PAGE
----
Furthermore, ranking Bush Administration national security and intelligence staff were aware that FBI field offices were frantically searching for these suspected terrorists, but for some as yet unexplained reason in early August, the Administration negligently stood down a high terrorism alert that had been raised earlier that summer. The Washington Post reported later that CIA Director George Tenet was "nearly frantic" with worry about terrorist threats in late June. A meeting of commanders of all federal counterterrorism agencies was held in the White House Situation Room on July 10. Nontheless, after President Bush was briefed on August 6 about terrorist threats, he retired to a long vacation at his Crawford, TX ranch. At this time, the CIA counterterrorism center and at FBI headquarters went into duck and cover mode without notifying other federal agencies of the identies of known al-Qaeda operatives in the U.S. until August 23, when four names were added to the immigration and State Department watchlists. Even then, no general alarm was sounded that might have led law enforcement or civil aviation authorities, which had several opportunities, to arrest the suspects.

Obstruction of FBI Field Investigations in New York and Milwaukee (June - September 2001)

With reckless disregard for the known dangers in the final weeks before the attack, CIA officers obstructed FBI field investigations and refused to provide FBI agents in New York and Milwaukee information that had been requested from the Agency. The CIA had surveilled several of the subjects at the al-Qaeda planning summit in Malaysia held in January 2000. When asked to provide details about this surveillance operation at a June 10 meeting with the NY FBI office, the CIA declined to turn over its dossier which would have aided agents there in obtaining warrants to track down other al-Qaeda known to be loose in the country. Similar requests from the Milwaukee Bureau field office were refused by the CIA, forcing agents there to abandon efforts to obtain warrants to open Zacarias Moussoui's laptop computer.

Section 106 - The Get Out Of Jail Free Card

In this context, we turn to Section 106 of the draft Patriot II Act. The proposed law contains a virtual "Get Out of Jail Free" card for those federal officers who by negligence, culpability, or complicity allowed al-Qaeda to carry out the largest act of mass murder in American history. The January 9 Justice Department analysis of the Act explains its significance:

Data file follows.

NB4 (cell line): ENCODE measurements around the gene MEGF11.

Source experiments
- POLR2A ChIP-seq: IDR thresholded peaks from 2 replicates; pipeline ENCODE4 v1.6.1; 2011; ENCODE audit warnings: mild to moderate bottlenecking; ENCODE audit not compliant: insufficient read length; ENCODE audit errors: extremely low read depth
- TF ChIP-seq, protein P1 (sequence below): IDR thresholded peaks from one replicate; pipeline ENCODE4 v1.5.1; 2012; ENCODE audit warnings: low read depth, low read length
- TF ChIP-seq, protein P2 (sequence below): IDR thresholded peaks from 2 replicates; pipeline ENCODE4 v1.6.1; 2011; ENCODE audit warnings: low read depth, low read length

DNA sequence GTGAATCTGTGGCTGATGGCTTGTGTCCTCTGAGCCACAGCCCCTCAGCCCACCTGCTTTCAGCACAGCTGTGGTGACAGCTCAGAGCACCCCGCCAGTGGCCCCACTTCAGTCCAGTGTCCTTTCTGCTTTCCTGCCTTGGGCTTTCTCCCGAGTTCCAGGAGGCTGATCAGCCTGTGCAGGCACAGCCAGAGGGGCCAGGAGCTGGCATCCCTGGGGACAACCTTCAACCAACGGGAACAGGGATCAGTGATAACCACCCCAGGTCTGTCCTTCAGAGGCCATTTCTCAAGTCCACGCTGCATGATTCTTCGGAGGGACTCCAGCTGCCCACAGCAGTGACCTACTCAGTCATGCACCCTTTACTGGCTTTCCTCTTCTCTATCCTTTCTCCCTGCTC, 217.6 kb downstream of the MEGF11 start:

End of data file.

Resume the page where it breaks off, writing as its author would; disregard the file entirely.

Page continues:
Section 106: Defense of Reliance on Authorization.
50 U.S.C. 1809(b) and 1827(b) create a defense for agents who engage in unauthorized surveillance or searches, or who disclose information without authorization, if they were relying on an order issued by the FISA Court. However, there does not appear to be a statutory defense for agents who engage in surveillance or searches pursuant to FISA authorities under which no prior court approval is required--e.g., pursuant to FISA's wartime exception (50 U. S.C. 1811, 1829 & 1844), or FISA's presidential authorization exception (50 U.S.C. 1802 & 1822(a)). This provision would clarify that the "good faith reliance" defense is available, not just when agents are acting pursuant to a FISA Court order, but also when they are acting pursuant to a lawful authorization from the President or the Attorney General. [see, http://www.dailyrotten.com/source-docs/patriot2draft.html]

Laws may be applied retroactively when this benefits a criminal defendant. When Prohibition was eliminated in 1933, ongoing prosecutions for simple possession and distribution offenses were nullified. Similarly, passage of Section 106 of Patriot II would likely have the effect of halting any 9/11-related prosecution efforts to enforce FISA warrant provisions. Since violation of the FISA requirements are a core part of the offense, it is possible that prosecutions for related offenses of obstruction of justice would also have to be abandoned. With those core parts of the case gutted, obtaining a conviction for the deaths of the 3,000 victims under negligent homicide or reckless endangerment statutes would be far more difficult to obtain.

It is the recommendation of the author that the people bring pressure to bear upon Congress to convene hearings on the apparent violation of law by US officials and the Administration's attempt to engineer a cover-up. Legislation should be drafted to prohibit the retroactive immunization of officials for crimes committed that contributed to the death and destruction on 9/11. Meanwhile, a State Attorney General or District Attorney with appropriate jurisdiction over the above-mentioned acts could bring an indictment before a grand jury to determine whether charges will be handed down to prosecute under State law the crimes that occurred on 9/11. Ultimately, the solution to this injustice rests with the people of the United States to demand prosecution.